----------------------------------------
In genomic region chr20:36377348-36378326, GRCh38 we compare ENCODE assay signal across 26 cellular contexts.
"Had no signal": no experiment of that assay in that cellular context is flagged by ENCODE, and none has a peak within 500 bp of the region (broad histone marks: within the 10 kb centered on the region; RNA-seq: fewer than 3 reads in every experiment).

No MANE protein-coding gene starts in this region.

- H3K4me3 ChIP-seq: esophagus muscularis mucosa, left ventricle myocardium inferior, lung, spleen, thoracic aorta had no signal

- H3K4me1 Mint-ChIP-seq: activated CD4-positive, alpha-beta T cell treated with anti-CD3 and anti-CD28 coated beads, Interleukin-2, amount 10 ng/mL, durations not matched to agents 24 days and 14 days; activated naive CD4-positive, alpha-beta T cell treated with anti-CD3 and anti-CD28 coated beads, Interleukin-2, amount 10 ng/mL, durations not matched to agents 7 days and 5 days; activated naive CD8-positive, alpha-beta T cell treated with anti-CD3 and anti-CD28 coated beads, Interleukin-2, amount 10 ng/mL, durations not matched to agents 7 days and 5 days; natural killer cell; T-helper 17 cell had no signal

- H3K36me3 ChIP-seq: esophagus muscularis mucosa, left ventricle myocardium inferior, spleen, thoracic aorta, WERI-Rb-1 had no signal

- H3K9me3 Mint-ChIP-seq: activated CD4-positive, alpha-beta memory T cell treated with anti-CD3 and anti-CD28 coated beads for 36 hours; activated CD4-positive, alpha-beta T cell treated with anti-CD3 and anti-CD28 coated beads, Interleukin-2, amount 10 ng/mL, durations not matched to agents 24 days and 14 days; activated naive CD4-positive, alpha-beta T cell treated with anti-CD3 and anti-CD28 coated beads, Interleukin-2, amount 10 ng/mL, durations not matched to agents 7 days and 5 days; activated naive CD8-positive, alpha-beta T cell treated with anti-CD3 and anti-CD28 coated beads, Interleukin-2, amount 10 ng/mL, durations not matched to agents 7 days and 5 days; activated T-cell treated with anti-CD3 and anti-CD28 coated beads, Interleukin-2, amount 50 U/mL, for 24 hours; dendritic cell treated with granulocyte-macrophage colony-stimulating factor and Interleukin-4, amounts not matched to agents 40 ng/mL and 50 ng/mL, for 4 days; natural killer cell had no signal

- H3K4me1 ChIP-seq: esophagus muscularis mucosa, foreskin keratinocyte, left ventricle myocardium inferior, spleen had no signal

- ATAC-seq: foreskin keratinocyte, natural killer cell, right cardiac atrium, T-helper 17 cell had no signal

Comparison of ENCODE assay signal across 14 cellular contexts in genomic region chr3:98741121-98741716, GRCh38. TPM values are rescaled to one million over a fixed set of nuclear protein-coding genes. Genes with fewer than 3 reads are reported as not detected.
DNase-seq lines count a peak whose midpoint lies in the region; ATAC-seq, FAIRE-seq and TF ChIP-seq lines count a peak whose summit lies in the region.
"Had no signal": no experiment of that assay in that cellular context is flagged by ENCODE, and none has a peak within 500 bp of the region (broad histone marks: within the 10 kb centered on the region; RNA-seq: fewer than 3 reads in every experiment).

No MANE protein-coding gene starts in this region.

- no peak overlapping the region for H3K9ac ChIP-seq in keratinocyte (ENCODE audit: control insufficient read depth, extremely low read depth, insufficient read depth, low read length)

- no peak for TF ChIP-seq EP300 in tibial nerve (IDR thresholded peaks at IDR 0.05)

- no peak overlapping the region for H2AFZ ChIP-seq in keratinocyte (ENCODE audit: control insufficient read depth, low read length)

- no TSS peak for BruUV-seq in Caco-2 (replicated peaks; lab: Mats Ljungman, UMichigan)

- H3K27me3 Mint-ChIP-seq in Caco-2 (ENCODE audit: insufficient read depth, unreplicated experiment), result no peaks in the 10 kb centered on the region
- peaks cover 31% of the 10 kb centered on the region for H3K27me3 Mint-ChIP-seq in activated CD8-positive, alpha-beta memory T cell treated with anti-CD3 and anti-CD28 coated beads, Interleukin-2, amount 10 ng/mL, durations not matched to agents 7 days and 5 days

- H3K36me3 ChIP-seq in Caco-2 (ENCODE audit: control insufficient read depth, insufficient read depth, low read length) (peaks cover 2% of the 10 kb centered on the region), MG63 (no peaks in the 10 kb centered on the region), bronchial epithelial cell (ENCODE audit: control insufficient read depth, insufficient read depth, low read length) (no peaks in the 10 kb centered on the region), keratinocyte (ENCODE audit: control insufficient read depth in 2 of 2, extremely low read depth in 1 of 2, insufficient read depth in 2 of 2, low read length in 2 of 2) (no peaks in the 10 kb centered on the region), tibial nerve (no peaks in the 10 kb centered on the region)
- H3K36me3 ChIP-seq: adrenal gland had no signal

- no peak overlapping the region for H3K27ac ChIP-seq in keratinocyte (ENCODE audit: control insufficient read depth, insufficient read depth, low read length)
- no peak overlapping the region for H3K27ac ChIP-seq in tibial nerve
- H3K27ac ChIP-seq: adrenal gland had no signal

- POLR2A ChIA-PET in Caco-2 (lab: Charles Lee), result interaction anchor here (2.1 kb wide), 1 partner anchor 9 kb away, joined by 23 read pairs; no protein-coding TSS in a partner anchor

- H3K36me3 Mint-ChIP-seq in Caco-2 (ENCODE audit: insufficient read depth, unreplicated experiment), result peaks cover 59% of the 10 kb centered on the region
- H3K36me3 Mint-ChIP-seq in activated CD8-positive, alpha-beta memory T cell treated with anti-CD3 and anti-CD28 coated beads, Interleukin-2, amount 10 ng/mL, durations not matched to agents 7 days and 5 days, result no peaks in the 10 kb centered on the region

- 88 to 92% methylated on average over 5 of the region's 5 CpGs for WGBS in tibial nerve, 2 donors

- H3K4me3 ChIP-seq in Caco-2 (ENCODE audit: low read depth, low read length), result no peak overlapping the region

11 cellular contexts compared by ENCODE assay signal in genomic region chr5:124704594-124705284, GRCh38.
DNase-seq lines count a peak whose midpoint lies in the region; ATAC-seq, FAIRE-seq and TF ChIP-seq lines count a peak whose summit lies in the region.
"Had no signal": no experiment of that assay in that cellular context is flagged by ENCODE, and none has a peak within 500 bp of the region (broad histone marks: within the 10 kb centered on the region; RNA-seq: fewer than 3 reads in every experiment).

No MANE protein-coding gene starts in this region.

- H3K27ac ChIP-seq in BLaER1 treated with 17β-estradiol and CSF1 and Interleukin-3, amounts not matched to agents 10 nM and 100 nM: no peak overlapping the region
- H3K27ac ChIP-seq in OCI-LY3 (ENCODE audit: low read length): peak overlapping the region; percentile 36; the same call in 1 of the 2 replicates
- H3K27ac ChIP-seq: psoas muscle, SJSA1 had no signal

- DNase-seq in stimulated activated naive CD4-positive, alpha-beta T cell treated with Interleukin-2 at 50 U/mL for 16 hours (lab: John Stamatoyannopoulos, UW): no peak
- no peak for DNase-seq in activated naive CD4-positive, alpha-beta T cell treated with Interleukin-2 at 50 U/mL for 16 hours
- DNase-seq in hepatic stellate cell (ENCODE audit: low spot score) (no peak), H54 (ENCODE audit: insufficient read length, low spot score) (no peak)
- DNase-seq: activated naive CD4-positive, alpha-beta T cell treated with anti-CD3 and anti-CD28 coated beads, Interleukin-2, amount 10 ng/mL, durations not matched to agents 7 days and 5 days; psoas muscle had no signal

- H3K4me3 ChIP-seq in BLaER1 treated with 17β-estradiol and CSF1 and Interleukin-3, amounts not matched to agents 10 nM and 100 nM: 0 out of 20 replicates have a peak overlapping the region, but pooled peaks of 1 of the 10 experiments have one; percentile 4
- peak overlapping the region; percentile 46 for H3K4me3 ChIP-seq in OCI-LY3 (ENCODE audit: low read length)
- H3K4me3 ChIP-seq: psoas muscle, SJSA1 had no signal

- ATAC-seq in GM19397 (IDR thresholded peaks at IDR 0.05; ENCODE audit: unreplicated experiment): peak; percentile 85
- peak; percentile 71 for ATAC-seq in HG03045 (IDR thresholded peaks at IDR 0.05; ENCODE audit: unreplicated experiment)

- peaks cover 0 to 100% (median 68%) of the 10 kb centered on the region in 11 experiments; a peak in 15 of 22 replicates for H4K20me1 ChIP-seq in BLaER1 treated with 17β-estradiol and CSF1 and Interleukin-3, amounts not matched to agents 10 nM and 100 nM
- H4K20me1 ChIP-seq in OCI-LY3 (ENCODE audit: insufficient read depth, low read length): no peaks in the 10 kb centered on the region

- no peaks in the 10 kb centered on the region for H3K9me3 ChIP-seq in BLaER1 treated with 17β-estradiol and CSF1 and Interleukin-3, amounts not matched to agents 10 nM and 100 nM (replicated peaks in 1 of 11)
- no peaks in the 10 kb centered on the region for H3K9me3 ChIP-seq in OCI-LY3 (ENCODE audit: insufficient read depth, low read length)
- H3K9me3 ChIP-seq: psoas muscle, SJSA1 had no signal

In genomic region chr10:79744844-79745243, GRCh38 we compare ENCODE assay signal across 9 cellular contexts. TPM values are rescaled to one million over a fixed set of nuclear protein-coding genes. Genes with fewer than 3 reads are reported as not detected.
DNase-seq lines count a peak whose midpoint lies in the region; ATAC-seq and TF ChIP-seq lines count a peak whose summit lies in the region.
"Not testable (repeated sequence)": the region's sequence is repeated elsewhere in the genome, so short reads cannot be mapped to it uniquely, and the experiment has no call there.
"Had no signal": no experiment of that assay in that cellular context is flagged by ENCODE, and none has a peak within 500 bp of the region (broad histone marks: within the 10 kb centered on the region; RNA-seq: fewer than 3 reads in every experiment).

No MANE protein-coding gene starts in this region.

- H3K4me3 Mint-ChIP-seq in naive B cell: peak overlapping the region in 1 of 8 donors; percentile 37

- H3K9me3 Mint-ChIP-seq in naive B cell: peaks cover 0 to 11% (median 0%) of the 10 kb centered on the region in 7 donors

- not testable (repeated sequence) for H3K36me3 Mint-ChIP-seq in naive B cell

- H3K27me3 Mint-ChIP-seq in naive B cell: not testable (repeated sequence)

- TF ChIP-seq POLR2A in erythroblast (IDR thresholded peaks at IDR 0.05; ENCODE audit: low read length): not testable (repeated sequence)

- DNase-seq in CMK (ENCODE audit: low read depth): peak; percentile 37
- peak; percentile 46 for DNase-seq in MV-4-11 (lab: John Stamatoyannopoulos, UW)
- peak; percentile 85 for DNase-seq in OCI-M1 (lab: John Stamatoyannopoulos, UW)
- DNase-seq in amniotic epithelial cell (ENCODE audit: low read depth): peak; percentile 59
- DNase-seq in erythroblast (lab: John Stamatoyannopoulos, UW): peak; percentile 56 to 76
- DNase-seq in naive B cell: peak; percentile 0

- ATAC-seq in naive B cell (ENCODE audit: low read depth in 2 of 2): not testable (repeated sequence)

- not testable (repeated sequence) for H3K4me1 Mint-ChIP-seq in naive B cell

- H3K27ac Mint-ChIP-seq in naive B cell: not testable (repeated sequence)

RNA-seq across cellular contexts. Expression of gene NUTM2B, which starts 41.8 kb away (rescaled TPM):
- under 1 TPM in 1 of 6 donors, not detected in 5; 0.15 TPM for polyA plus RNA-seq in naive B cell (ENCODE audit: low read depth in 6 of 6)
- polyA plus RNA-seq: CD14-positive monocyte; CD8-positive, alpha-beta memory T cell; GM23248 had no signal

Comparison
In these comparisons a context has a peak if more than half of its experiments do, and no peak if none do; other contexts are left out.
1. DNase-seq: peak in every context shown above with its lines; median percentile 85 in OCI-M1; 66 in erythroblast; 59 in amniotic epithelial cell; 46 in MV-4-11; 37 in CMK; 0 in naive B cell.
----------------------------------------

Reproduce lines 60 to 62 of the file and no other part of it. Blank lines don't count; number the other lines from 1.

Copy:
- TF ChIP-seq POLR2A in erythroblast (IDR thresholded peaks at IDR 0.05; ENCODE audit: low read length): not testable (repeated sequence)

- DNase-seq in CMK (ENCODE audit: low read depth): peak; percentile 37
- peak; percentile 46 for DNase-seq in MV-4-11 (lab: John Stamatoyannopoulos, UW)